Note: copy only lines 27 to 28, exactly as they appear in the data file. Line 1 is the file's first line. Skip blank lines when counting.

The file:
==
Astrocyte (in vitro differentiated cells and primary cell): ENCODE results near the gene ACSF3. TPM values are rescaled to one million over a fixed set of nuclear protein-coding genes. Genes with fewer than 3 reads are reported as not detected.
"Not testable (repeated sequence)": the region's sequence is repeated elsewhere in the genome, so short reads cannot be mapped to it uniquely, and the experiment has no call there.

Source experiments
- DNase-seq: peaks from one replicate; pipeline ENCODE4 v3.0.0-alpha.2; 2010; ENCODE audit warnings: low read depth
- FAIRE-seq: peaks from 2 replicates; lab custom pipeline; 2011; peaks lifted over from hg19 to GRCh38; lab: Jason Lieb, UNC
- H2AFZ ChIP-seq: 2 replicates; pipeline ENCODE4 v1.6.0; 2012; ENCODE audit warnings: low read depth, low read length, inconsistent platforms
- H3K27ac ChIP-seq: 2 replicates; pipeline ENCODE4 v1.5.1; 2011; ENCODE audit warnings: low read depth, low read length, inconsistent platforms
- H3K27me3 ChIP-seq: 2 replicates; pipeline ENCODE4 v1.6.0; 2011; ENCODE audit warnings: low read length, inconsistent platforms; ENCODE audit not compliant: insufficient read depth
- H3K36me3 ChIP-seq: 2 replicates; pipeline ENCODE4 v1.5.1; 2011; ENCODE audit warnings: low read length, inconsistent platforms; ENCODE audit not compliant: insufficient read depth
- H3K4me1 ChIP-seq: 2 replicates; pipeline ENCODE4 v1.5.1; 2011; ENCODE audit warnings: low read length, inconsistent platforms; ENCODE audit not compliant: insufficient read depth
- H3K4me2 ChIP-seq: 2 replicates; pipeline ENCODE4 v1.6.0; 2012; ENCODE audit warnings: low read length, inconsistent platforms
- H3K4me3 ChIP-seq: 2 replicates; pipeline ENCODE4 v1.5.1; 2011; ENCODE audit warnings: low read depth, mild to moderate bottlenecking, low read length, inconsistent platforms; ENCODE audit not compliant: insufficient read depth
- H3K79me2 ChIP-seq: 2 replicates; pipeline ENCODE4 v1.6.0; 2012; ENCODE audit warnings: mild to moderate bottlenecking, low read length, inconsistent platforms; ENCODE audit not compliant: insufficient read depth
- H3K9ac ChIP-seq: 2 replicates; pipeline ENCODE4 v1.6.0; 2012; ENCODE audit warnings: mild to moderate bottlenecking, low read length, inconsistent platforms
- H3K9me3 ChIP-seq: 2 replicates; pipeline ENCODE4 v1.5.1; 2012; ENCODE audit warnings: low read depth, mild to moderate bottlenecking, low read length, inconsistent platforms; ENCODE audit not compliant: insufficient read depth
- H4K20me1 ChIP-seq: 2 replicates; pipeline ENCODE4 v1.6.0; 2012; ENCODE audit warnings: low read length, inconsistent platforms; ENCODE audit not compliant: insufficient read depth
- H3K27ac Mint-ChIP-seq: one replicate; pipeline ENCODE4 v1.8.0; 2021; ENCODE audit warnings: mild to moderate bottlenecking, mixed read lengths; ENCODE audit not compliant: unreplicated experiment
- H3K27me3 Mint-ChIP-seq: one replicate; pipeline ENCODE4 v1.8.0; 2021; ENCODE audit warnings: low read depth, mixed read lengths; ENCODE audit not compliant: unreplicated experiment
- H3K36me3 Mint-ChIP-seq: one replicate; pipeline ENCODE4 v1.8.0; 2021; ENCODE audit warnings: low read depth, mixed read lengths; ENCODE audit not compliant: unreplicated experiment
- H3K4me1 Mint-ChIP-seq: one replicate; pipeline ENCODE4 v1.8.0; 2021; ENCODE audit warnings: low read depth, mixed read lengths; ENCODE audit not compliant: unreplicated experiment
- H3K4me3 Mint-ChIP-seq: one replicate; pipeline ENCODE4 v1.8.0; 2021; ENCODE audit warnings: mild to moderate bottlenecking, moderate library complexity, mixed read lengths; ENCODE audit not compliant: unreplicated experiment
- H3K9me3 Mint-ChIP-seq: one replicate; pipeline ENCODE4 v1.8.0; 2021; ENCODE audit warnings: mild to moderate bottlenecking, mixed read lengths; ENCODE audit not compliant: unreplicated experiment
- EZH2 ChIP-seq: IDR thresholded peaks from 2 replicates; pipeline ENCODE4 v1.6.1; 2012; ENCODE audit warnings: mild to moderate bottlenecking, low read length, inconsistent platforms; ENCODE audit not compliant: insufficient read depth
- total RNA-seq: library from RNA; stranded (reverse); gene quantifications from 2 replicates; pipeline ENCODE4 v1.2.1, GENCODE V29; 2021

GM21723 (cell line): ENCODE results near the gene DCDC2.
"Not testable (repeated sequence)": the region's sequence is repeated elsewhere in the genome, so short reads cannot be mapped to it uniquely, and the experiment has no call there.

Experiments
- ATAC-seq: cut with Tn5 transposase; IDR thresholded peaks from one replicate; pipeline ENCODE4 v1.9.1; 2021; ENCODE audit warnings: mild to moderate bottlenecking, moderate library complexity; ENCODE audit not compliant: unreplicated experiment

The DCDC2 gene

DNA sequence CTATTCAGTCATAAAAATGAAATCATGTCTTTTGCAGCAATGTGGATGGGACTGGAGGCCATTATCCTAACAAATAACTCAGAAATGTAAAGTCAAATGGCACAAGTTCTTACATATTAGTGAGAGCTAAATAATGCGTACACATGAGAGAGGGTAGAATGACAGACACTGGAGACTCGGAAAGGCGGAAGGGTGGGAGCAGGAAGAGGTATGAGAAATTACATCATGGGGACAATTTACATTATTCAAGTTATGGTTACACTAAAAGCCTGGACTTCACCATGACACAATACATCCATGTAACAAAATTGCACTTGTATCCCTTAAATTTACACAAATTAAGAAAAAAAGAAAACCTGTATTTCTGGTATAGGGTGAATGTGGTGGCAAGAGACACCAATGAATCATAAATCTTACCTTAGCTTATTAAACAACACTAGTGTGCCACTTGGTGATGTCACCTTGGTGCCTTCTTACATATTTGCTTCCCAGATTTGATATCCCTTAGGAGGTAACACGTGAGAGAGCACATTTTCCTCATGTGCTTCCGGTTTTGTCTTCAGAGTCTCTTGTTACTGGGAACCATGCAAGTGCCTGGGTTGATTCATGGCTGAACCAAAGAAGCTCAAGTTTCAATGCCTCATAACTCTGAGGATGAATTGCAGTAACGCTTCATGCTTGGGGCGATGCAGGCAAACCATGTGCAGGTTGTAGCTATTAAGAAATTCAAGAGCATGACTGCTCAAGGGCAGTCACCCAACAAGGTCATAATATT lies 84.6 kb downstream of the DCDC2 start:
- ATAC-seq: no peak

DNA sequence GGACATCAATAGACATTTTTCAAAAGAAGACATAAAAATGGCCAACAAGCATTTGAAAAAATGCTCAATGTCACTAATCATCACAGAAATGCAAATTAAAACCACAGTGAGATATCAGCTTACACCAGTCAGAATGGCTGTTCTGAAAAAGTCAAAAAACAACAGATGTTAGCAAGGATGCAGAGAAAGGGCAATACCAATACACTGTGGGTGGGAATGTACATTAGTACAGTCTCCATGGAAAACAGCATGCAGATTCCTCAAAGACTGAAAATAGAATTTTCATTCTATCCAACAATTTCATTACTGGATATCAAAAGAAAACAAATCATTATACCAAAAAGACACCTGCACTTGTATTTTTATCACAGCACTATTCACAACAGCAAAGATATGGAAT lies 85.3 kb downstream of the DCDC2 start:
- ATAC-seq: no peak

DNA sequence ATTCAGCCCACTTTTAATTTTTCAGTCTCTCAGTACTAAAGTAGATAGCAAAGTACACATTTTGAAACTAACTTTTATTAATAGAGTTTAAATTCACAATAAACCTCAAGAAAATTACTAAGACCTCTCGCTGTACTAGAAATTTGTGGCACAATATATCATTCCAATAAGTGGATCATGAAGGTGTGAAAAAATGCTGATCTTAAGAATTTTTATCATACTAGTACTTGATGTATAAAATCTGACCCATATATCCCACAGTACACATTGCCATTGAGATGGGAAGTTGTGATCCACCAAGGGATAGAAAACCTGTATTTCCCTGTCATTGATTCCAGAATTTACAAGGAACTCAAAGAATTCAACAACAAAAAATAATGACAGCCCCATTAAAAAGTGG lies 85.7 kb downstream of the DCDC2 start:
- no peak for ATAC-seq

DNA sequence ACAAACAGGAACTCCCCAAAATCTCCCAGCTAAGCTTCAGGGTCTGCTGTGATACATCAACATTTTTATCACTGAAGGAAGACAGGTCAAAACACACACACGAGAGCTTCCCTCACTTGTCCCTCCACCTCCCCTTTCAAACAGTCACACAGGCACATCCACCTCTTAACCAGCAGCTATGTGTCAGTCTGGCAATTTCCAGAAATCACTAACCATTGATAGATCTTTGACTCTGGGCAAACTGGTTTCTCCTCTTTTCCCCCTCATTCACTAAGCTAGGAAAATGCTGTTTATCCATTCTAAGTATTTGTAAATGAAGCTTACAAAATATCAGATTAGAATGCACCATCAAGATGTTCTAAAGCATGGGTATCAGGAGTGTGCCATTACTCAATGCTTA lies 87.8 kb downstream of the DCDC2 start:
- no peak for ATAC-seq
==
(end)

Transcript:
Experiments
- ATAC-seq: cut with Tn5 transposase; IDR thresholded peaks from one replicate; pipeline ENCODE4 v1.9.1; 2021; ENCODE audit warnings: mild to moderate bottlenecking, moderate library complexity; ENCODE audit not compliant: unreplicated experiment